Monday, 3 June 2013

Raider


I recently asked my oldest son, Pascoe about his financial affairs and found they were very healthy – something I hadn’t expected after three years at Uni.  One of the ways he has achieved this is by never buying anything. 

However, as I discover when we plan bringing him home, he has a mass of possessions.   Some have come from international student friends who are only at the university for a term or a year  – it doesn’t make economic sense for them to fly home their student junk.   Pascoe has an outstanding collection of woks.

The real bonanza comes at the end of year when the first years leave the halls of residence – mountains of cookware and crockery are left in the kitchens, not to mention lamps and heaters in the rooms.  Clean stuff is often rounded up by the cleaners for charity, but much equipment seems to be discarded because students can’t be bothered to wash it up.  If you’re prepared to do that, you can equip your second year house in a single morning of picking over the heaps left by the bins.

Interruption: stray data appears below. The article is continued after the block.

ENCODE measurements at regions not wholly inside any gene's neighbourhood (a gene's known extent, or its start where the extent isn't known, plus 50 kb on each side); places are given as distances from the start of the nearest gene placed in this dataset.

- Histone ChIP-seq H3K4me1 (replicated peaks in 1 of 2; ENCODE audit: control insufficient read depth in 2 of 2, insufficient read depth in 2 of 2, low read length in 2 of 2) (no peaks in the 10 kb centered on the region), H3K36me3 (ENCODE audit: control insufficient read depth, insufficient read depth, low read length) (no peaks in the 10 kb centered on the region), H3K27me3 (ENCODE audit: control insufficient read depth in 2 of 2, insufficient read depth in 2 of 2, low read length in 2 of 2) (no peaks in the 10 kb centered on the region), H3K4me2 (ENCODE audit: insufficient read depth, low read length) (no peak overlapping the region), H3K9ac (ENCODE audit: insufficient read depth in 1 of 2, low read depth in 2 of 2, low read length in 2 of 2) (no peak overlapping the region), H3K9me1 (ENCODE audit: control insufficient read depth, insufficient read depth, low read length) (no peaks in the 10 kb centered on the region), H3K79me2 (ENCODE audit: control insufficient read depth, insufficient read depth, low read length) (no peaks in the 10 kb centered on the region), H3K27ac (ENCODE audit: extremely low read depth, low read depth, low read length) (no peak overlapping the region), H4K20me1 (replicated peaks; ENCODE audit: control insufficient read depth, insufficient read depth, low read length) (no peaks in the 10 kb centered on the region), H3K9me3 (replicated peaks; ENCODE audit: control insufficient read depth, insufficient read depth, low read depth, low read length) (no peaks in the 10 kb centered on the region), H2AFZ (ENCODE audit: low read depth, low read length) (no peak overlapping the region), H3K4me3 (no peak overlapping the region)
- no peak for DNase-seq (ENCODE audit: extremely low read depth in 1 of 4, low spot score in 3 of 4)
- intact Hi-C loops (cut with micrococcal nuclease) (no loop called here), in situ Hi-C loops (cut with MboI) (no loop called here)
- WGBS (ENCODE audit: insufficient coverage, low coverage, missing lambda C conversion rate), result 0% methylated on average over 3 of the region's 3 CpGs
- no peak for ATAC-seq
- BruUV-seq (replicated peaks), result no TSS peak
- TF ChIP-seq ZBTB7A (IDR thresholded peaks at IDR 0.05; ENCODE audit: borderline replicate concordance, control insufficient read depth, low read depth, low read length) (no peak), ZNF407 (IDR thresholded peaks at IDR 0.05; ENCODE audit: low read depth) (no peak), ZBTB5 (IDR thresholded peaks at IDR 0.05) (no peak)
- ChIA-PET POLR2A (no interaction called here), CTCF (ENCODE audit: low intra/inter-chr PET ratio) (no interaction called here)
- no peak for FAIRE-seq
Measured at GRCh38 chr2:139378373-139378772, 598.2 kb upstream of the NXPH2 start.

If you find this distasteful, just think:  the thing I find most distasteful is throwing out equipment in perfectly good condition just because you can’t be bothered to wash it up and pack it.  Hooray for raiding and re-using.

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Drolls and Weirds - Robert had heard stories of beautiful fairy children reared by humans - they were called changelings - But of course, he did not believe in them. Read the latest chapter of my story of love and mystery set in Cornwall by clicking here. Or read from the start.